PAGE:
Promote Reflection and Conversation: Focus on what has changed since the event, highlighting unexpected positives. Acknowledge difficulties but also emphasise new skills and strengths in your community.

Check Your Own Wellbeing: Prioritise your own wellbeing. Children are sensitive to adults' emotional states, so if you're overwhelmed or struggling, seek support. Your wellbeing is crucial for your children.

Seek Help if Needed: If you're concerned about your child's recovery, don't hesitate to ask for assistance. If you are concerned about your child, please see your GP for advice and support and talk to your school.

Source: Emerging Minds

Making a Bushfire Plan ebook

The Bushfire CRC has produced an e-book for parents on how to talk to children about bushfire preparation and safety.

Birdie and the Fire Resource

Parents may choose to read the Queensland Health ebook Birdie and the Fire by Angela Murray with their child.  This is from Birdie’s Tree, a suite of resources to support families and young children in preparing for, coping with, and recovering from a natural disaster or disruptive event. 

Relaxing With Birdie is a mindfulness and movement routine to help children calm down, relax, rest

and sleep, even in stressful times. 

Relaxing with Birdie eBook 

Relaxing with Birdie Relaxation Clip.

Australian Red Cross 

Get Ready. This workbook is designed for families to have conversations with their child(ren) about emergencies and the things they can do to be prepared.

Fact Sheet: Talking with children before an emergency

Kids Helpline

Kids Helpline is Australia’s free, private and confidential 24/7 phone and online counselling service for young people aged 5 to 25 years old.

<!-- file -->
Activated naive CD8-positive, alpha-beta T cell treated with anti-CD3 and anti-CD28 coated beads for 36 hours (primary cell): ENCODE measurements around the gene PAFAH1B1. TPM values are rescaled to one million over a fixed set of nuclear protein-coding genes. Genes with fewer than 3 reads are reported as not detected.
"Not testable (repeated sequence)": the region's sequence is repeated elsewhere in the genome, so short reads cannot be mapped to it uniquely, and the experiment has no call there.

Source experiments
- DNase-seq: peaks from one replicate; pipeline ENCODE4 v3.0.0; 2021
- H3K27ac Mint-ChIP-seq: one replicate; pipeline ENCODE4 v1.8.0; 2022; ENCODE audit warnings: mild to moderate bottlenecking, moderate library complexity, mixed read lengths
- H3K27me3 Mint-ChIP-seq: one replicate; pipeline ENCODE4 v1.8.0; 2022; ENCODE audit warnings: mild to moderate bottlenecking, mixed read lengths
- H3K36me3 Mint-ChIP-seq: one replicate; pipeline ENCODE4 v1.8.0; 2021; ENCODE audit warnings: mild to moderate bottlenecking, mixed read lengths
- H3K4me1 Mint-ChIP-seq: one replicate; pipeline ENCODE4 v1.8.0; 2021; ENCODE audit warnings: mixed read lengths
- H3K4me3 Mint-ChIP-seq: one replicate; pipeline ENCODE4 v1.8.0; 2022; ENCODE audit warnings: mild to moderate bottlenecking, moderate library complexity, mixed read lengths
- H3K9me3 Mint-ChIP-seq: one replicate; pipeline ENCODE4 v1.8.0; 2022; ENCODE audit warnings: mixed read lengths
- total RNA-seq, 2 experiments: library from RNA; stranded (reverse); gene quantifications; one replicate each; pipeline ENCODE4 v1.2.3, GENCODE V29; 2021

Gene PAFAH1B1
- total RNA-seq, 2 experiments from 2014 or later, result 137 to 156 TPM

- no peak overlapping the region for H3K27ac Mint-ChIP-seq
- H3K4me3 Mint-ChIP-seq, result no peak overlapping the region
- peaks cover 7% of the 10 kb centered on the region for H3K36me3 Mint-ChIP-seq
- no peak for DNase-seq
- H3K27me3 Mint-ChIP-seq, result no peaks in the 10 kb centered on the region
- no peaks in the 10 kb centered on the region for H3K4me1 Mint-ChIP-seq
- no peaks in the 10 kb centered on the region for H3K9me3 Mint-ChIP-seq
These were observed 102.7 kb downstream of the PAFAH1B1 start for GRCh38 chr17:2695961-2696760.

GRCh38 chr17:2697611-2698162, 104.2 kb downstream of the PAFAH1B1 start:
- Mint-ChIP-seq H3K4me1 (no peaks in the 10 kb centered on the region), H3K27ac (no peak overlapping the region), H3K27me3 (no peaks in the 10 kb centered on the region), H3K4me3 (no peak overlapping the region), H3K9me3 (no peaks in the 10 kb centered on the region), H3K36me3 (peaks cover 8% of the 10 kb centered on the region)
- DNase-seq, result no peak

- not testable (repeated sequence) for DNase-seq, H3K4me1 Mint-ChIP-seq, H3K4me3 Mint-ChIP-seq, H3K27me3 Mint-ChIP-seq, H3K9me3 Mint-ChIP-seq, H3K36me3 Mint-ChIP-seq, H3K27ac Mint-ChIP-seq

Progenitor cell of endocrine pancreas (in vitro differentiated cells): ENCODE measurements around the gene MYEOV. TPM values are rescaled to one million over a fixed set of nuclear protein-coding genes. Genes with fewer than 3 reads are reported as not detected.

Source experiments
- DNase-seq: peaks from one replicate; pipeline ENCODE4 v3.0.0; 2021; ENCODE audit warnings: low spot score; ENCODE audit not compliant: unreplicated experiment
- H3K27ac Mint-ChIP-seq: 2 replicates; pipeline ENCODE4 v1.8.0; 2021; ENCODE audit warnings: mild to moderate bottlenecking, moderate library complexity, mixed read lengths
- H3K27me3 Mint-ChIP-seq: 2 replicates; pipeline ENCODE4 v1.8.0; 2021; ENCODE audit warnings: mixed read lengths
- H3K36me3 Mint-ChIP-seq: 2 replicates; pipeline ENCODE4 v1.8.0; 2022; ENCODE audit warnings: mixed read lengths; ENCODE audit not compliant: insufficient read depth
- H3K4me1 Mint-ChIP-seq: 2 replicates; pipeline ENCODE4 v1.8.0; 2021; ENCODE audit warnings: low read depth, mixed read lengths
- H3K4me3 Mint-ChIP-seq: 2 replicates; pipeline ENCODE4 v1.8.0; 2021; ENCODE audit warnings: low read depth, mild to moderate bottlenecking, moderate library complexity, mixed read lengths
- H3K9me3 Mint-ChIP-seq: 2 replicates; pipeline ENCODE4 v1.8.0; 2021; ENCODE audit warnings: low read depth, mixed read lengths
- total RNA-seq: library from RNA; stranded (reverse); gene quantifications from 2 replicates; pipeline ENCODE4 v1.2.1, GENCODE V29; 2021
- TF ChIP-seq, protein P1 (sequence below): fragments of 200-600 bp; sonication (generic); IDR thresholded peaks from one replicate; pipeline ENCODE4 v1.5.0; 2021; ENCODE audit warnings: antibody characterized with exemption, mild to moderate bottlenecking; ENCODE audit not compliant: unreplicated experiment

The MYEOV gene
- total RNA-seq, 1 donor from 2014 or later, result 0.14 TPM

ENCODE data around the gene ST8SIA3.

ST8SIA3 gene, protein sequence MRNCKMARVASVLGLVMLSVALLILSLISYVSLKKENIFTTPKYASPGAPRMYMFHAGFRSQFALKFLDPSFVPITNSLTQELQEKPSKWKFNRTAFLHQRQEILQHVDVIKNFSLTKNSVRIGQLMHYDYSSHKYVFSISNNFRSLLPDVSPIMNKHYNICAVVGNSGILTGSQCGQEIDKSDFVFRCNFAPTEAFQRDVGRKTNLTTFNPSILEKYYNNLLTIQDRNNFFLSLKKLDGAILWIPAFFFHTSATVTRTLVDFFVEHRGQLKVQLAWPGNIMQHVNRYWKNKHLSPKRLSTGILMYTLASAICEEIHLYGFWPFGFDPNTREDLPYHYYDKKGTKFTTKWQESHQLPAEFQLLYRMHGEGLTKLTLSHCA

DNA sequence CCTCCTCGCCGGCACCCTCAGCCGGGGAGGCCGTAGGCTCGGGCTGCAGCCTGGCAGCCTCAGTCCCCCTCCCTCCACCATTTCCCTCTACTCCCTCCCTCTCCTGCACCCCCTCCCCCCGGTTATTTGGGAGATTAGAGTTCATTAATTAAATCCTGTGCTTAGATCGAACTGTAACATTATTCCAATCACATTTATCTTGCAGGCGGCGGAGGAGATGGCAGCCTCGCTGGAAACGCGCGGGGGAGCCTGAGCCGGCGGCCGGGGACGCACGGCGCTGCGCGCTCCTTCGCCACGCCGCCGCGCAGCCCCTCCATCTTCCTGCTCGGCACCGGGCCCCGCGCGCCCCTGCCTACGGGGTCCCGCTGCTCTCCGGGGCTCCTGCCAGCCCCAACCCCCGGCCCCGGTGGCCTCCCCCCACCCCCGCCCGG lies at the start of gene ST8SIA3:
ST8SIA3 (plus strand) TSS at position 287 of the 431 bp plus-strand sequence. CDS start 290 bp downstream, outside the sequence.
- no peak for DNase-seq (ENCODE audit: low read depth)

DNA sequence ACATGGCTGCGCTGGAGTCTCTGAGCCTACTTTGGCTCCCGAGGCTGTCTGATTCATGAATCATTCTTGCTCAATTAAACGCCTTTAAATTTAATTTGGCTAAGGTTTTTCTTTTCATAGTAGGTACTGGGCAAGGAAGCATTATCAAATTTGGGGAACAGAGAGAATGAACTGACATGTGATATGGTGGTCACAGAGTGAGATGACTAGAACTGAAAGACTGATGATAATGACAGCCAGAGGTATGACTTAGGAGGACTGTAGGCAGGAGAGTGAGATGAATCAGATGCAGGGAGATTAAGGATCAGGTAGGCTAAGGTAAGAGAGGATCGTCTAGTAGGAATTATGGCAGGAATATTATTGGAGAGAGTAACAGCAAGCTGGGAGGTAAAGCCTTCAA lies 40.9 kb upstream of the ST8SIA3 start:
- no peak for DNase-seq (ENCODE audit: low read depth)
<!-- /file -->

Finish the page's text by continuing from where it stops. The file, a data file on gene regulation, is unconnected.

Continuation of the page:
Phone: 1800 55 1800

Email a Kids Helpline Counsellor https://kidshelpline.com.au/get-help/email-counselling/

Website: https://kidshelpline.com.au/


Parent Line is a free telephone counselling and support service for parents and carers with children aged 0 to 18 years old who live in NSW.

Website: https://www.parentline.org.au/

Phone: 1300 1300 52

Mental Health Access Line

The Mental Health Access Line is a NSW Health service staffed by mental health professionals. This service gives NSW residents access to expert mental health advice, support and referrals. Where appropriate, they can put you in contact with the local mental health crisis or acute care team.

Website: https://www.health.nsw.gov.au/mentalhealth/Pages/mental-health-line.aspx

Phone: 1800 011 511


13YARN ensures Aboriginal & Torres Strait Islander people who are feeling overwhelmed or having difficulty coping can receive culturally safe and appropriate health services where and when they are needed 24/7

Website: https://www.13yarn.org.au/

Phone: 13 92 76